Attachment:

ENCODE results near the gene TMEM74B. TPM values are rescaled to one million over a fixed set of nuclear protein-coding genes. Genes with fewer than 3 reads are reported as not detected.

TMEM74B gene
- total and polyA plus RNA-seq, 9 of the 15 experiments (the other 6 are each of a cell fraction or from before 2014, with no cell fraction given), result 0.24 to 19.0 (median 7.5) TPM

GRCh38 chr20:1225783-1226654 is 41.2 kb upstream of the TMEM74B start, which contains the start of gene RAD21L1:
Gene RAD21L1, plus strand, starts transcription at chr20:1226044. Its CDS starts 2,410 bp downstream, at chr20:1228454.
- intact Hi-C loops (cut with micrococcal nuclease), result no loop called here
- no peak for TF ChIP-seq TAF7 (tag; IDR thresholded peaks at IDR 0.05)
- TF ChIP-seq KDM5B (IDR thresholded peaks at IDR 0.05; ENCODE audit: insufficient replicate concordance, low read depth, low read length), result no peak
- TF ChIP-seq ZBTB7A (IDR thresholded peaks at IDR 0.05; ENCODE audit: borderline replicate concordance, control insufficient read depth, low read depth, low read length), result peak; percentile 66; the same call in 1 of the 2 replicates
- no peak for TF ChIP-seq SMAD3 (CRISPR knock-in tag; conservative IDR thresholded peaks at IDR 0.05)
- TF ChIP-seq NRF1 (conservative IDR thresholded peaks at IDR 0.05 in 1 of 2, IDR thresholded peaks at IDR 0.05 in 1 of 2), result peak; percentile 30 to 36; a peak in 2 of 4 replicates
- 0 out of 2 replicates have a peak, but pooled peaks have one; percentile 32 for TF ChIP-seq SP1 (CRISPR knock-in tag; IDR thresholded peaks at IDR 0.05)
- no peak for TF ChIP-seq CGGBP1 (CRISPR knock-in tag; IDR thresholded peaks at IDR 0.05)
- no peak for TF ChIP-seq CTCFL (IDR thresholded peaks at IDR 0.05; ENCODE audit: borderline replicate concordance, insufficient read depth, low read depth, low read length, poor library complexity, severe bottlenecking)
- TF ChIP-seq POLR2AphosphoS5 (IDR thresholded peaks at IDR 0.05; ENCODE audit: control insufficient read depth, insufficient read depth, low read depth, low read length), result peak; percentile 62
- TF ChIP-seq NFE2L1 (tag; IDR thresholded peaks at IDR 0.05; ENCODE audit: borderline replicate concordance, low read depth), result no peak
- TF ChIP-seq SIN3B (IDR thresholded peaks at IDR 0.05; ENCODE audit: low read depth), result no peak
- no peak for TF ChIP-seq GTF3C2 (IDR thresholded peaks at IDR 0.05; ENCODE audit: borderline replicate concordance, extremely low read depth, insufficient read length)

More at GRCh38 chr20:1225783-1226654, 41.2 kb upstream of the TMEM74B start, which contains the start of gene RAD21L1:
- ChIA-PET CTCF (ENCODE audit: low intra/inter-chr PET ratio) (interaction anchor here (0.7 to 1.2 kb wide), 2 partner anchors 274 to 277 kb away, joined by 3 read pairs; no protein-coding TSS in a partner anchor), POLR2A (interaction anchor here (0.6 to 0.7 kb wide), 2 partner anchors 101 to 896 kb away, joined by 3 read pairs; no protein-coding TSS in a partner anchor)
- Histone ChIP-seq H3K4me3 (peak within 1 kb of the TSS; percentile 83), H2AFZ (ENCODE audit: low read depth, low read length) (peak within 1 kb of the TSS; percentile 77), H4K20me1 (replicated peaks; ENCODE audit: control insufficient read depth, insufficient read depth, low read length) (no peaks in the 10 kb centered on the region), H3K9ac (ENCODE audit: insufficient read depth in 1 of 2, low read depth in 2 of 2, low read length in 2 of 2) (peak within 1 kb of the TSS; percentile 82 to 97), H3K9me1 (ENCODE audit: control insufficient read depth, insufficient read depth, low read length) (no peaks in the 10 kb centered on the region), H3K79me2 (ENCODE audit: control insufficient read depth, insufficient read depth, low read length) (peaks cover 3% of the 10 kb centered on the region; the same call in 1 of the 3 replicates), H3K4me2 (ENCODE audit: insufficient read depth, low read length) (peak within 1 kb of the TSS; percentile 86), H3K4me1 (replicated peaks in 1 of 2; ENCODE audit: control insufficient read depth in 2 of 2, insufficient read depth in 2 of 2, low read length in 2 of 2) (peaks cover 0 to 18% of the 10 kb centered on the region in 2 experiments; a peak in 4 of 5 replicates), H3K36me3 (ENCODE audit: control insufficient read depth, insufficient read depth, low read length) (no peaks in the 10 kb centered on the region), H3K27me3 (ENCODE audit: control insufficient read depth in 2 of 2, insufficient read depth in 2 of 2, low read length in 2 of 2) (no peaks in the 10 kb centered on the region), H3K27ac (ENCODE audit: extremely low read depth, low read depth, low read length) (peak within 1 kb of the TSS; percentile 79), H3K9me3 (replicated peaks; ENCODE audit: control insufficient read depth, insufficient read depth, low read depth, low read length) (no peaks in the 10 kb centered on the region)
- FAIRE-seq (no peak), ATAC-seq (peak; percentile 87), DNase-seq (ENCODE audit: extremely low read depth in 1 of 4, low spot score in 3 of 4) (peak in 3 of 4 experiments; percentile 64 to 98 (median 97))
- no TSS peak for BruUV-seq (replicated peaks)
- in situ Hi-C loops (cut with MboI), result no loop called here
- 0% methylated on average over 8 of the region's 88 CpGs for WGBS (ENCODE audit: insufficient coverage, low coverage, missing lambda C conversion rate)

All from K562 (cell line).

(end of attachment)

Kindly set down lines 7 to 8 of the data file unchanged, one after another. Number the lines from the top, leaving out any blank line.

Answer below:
- no peak for TF ChIP-seq TAF7 (tag; IDR thresholded peaks at IDR 0.05)
- TF ChIP-seq KDM5B (IDR thresholded peaks at IDR 0.05; ENCODE audit: insufficient replicate concordance, low read depth, low read length), result no peak